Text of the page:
To construct the instrument we made use of a 555 timer and an op-amp based synthesizer. It creates varying sound frequencies based on the resistance between its two probes. By exploiting the resistive properties of graphite in combination with conductive paint, we were able to place distinct points of electrical resistance around the disk.
A conceptual midi controller that simulates the haptics of scratching a record on a vinyl turntable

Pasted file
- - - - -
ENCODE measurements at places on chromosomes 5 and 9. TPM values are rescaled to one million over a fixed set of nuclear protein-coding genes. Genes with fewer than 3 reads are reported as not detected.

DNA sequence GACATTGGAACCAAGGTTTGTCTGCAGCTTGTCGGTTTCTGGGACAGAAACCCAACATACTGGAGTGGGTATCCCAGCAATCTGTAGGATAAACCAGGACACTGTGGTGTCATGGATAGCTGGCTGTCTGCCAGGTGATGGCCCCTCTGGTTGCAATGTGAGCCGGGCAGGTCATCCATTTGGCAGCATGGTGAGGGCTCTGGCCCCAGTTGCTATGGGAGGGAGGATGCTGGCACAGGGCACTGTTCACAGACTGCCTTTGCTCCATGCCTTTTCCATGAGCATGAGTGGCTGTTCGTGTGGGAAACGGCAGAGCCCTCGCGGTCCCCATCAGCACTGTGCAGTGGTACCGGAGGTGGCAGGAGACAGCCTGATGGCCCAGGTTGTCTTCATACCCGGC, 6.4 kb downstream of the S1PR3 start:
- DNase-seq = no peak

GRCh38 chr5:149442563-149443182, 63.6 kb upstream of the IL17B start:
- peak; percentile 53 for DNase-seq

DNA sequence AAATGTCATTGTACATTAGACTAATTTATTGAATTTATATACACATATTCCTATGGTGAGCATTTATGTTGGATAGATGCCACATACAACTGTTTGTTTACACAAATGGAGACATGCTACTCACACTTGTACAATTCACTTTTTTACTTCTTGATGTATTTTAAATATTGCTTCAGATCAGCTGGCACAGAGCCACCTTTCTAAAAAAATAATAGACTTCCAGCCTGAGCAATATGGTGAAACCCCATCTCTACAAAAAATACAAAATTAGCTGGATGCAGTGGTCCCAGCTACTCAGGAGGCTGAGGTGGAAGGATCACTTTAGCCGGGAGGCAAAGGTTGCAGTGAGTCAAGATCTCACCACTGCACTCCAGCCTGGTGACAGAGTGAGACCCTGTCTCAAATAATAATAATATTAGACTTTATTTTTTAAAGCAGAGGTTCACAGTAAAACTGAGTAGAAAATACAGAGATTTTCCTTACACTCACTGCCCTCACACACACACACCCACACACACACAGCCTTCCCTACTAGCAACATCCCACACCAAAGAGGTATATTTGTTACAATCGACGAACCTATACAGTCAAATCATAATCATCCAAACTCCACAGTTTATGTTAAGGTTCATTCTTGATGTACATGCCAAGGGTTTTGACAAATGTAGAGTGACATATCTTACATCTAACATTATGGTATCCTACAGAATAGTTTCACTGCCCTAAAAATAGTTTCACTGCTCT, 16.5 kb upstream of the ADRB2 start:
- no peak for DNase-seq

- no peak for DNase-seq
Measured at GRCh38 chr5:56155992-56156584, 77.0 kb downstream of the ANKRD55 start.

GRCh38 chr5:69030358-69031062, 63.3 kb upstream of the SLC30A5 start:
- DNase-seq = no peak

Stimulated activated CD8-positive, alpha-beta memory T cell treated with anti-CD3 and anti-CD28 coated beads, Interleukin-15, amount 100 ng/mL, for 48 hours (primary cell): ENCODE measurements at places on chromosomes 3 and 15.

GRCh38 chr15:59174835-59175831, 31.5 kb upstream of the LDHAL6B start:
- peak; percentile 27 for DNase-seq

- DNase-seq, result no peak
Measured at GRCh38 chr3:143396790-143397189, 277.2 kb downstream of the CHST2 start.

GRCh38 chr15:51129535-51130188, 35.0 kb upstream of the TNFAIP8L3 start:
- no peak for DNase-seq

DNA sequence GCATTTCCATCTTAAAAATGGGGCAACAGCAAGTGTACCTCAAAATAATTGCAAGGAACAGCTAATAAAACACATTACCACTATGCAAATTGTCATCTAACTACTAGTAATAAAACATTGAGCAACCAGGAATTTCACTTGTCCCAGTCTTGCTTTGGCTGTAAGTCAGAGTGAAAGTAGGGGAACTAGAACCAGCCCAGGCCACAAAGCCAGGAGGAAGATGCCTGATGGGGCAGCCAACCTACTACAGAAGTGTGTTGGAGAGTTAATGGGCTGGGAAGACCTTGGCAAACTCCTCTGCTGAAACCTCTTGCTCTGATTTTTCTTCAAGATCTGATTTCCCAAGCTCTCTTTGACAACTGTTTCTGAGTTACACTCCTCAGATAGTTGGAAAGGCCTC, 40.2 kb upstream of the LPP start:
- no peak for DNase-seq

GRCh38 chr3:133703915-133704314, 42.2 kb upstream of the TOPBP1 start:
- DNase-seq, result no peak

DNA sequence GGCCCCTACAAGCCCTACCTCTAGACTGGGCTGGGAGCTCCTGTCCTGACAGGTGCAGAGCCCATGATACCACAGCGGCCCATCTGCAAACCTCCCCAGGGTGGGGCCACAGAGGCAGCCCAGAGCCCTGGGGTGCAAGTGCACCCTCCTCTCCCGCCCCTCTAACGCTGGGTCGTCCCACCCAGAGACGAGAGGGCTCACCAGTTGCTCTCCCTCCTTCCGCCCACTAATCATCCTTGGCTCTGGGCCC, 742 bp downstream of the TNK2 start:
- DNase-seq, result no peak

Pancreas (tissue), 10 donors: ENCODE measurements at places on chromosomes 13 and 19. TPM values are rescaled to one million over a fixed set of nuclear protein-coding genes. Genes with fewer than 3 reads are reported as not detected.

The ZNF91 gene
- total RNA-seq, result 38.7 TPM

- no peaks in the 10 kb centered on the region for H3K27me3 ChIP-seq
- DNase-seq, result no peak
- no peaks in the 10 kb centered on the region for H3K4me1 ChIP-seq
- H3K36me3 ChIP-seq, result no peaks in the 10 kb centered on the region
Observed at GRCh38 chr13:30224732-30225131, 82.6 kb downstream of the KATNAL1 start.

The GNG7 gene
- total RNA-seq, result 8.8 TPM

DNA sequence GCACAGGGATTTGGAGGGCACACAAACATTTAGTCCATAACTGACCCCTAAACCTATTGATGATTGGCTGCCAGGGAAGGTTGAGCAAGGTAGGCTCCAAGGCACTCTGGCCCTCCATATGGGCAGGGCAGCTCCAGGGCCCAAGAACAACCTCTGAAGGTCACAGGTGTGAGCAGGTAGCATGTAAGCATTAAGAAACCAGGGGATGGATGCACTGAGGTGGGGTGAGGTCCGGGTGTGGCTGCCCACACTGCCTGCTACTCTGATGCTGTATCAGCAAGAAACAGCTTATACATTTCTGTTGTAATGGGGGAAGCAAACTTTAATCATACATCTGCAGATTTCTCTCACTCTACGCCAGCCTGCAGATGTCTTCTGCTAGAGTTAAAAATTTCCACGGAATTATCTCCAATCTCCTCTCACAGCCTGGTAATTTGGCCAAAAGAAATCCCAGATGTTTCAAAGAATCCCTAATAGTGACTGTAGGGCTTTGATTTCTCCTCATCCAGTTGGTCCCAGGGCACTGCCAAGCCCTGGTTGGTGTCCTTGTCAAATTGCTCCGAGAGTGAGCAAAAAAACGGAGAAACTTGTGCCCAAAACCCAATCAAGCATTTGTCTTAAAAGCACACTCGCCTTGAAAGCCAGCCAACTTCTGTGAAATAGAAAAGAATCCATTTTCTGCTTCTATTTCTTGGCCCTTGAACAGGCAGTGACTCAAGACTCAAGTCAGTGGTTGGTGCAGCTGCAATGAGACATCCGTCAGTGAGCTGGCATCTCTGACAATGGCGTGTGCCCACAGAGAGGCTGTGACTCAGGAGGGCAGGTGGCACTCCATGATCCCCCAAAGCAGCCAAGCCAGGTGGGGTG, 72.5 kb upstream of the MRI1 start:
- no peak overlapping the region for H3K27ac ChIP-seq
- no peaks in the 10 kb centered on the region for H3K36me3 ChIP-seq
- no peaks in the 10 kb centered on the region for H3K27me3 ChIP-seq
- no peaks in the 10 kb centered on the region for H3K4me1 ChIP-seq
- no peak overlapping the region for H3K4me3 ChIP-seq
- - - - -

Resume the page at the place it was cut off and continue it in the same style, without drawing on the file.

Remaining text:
When you place your hand on a spinning record and pull the record back you hear a scratch. Combine this with precisely timed quick cuts in sound output and you get what DJs call "scratching". Its the "wicky-wicky" sound that's synonymous with hip hop. While most of the DJing world has moved past vinyl to digital alternatives, scratch DJ specialists are still using turntables from the 1970s. The major reason for this is the haptic feedback these old models provide. The way the record pulls on and slides beneath your fingers actually helps the DJ to manipulate the music in a more precise way.